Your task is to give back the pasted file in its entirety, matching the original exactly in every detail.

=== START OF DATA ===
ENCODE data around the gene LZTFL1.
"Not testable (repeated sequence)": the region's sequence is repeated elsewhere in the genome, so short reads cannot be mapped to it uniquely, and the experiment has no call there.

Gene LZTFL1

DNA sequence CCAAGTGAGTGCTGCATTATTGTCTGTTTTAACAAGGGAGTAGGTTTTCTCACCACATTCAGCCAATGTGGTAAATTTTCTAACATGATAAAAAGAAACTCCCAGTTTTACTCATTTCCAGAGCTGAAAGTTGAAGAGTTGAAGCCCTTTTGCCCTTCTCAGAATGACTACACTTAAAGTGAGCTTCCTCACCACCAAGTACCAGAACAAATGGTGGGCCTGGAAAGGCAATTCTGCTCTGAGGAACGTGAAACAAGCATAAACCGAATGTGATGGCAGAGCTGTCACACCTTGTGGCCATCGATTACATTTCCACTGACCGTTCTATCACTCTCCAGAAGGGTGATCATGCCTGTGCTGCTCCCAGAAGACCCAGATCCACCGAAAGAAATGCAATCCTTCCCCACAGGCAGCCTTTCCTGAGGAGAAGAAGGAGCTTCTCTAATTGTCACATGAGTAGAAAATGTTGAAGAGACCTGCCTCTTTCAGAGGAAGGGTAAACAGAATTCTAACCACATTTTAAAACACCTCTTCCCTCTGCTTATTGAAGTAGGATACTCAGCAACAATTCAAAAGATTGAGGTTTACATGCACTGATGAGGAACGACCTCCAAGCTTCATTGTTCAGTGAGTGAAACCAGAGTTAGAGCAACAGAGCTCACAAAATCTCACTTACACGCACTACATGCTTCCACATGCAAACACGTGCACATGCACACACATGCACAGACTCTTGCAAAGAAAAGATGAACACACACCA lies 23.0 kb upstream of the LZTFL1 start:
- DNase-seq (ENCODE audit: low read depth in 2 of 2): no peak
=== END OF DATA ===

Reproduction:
ENCODE data around the gene LZTFL1.
"Not testable (repeated sequence)": the region's sequence is repeated elsewhere in the genome, so short reads cannot be mapped to it uniquely, and the experiment has no call there.

Gene LZTFL1

DNA sequence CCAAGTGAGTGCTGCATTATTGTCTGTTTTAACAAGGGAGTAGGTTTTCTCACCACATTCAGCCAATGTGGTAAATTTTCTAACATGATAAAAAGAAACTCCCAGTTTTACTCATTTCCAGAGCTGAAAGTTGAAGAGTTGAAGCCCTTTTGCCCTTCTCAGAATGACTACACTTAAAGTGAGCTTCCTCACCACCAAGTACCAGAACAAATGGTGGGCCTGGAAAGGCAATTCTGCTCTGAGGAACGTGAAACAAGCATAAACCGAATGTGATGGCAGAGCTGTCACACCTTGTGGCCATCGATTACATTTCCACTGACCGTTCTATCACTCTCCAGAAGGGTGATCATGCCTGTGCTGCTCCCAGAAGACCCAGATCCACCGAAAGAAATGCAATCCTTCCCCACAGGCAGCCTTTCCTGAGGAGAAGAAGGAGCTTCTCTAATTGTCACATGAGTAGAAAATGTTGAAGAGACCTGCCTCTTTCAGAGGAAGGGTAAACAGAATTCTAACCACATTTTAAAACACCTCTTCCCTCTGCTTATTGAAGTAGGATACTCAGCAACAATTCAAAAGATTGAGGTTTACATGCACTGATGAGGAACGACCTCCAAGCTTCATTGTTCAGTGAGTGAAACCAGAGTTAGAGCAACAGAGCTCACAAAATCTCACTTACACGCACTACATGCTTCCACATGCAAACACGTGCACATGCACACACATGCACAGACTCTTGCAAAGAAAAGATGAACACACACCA lies 23.0 kb upstream of the LZTFL1 start:
- DNase-seq (ENCODE audit: low read depth in 2 of 2): no peak